Category Archives: October 2014

Friday 31st October- Happy Halloween – Hysterical Laughter, Man-Eating Sushi and Guinea Pigs

When I have a cold, my IQ drops like a stone. Today was no exception.

The morning was ok.

In the afternoon lecture I couldn’t stop laughing in class. Nothing in particular was making me laugh, I was just in that sort of hysterical mood I used to get often when I was younger, stressed-out and tired. After I went to MLC Scotland to sort our problems with Retained Reflexes, I had much less problems with this. My energy and mood were more constant rather than peaking and plummeting. However, when I’m tired, stressed-out or unwell I still occasionally get a madcap laughing spell.

I apologised to my lecturer at the end of class (I was in the front row and therefore unmissable). He was very nice about it.

I think part of the problem was that having a cold in class reminded me of school. Back then, I felt like this all the time. I was feeling rubbish, sinuses squeaking like mice and making broken vaccum cleaner noises when I blew my nose. My pockets were so full of tissues, I had a tissue belly. When I’m unsure about something, or freaking out a bit, I tend to laugh.

Got home, ate dinner which I cooked potatoes for this morning. I had woken up very early with this cold and decided to do something useful with my time before college.

In the past, not sleeping well didn’t faze me much. I was quite used to it. Now I’ve gone all soft. I’m become used to normal amounts of sleep and stress. So after just one night of not sleeping well, I can feel the difference.

It’s Halloween night. I got the bus over to the other side of Edinburgh with a friend. We’re going to another Horticulturist-in-training’s house tonight for Halloween. She’s a Goth. It’s going to be awesome.

The house was awesomely decorated, standing out from the houses either side with big black paper silhouettes of spooky things in the window.

She was a jellyfish. Clear umbrella with dangly neon lights. It looked amazing. I also got to meet more of her friends and her many adorable Guinea Pigs.

We watched a Japanese film about killer sushi. It was poorly thought-out, scripted, acted, tastelessly gory and also antifeminist. My Friend the Jellyfish was annoyed by this, but at the same time had a party brainwave and created a game called “Drink to Antifeminism”.

I had a great night in a room full of my college friends, friendly goths and metalheads, and (despite screaming noises from the TV) a contentedly wheek-wheeking hairless guineapig named Captain Hastings cradled in one of her friend’s arms.

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Thursday 30th October- I have a Cold and a Dyslexia Test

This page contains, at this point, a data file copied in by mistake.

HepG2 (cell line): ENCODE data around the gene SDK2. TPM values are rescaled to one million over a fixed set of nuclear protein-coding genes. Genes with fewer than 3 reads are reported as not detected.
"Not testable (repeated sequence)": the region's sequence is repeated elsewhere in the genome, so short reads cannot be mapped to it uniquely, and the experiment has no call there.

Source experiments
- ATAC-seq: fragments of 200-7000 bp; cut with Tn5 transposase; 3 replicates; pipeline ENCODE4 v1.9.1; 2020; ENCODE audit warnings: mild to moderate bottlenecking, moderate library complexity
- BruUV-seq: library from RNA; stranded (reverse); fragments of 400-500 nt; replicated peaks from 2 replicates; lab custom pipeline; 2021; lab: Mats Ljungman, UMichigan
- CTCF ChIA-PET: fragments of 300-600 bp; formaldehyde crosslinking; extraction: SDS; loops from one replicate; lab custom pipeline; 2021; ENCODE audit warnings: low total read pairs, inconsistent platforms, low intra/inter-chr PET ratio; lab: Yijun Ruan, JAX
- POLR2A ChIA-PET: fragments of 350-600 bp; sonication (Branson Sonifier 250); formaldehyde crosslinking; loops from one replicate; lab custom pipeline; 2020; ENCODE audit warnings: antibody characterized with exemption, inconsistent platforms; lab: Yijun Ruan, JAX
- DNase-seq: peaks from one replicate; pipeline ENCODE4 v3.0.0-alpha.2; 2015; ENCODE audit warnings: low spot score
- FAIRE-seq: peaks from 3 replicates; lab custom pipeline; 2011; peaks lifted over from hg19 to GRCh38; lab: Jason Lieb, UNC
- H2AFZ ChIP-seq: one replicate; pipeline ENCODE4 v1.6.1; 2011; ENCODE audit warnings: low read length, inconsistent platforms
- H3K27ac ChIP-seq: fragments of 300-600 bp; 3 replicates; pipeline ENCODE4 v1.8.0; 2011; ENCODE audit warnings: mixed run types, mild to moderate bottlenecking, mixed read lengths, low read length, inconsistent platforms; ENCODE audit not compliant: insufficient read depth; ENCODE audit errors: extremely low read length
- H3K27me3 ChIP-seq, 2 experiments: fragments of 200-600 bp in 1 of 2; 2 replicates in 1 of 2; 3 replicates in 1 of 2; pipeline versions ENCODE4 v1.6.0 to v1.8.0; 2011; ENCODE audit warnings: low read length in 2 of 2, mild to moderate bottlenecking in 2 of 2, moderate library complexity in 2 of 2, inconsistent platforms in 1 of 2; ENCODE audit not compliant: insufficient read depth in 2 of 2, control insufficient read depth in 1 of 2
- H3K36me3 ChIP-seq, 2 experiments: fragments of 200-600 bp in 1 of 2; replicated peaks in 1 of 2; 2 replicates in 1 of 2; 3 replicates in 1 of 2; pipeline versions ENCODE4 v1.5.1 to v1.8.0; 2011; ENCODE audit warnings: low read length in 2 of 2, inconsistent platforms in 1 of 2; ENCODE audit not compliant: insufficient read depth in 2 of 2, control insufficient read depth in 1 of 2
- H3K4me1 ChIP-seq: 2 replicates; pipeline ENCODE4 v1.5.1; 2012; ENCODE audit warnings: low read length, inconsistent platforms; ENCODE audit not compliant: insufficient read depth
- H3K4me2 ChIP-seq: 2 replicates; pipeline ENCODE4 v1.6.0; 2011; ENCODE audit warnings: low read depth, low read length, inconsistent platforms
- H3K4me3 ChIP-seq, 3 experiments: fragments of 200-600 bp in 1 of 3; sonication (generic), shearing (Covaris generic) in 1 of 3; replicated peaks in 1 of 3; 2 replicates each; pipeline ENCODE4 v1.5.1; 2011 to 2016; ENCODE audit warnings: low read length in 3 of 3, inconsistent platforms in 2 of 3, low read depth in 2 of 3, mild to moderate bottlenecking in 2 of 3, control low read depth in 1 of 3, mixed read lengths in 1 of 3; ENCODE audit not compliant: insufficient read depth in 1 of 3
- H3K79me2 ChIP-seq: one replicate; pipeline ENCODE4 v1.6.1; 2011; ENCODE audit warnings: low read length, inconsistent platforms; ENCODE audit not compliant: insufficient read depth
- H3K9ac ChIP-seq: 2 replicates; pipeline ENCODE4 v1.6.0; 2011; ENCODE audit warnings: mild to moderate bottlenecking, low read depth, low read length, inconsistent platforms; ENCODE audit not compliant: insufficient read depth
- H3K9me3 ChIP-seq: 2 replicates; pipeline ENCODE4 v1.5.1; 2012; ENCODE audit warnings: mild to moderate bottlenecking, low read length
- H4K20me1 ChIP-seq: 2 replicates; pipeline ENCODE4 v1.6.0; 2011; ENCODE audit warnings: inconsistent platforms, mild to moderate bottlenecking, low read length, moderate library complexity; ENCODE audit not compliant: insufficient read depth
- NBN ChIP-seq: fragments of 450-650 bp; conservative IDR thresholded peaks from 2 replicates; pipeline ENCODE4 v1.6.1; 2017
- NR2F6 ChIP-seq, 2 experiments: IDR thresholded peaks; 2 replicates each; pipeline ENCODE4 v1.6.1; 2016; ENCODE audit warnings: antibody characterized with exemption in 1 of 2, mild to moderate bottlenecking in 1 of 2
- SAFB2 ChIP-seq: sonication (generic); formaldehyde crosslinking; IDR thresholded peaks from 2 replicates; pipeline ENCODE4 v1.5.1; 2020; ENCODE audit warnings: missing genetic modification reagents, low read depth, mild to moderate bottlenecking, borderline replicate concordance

Today I had a dyslexia test. I wondered if because some areas of my processing are affected by APD, if I had any dyslexic tendencies.

Since the test is free at college, I thought that I would do the test. My reading and writing is really good. The only possibility was that I could be slightly dyslexic, or not dyslexic at all. The worst thing that could happen is that I’m left feeling sheepish for wasting learning support time. This is not a good reason not to do the test.

I want to write about the test here. It will be interesting for me, and hopefully useful for anyone reading this.

The test confirmed that I am absolutely not dyslexic.

The test involved:

  • Copying as much as possible of a short passage of writing in 30 seconds.
  • Writing spoken words in a vertical line on the page
  • Accessing short and long-term memory- remembering and reciting a spoken number, and swapping the first sounds of two spoken words
  • Visual puzzles
  • Naming pictures (this was also part of the Johansen test I did years ago)

 

It seems like this test could also pick up a few people with Auditory Processing Disorder, since some of it is spoken and involves listening.

In the afternoon I was tired and feeling rubbish. I started laughing hysterically in class and found it hard to stop. This may go with coming down with a cold.

After college I went food shopping. Not feeling like cycling, so I walked to shops and got some nice cereal and groceries, and an effervescent orange vit C drink for colds. Its Effervescent, so it’s got to be good for me, right?

I had forgotten what it feels like to have a real cold. This used to be everyday life for me. I had rhinitis until I was about 17, mainly because of diary allergies. For a whole year I’ve taken breathing clearly completely for granted. This is just a normal cold, probably going around my flat or college. Still sucks though.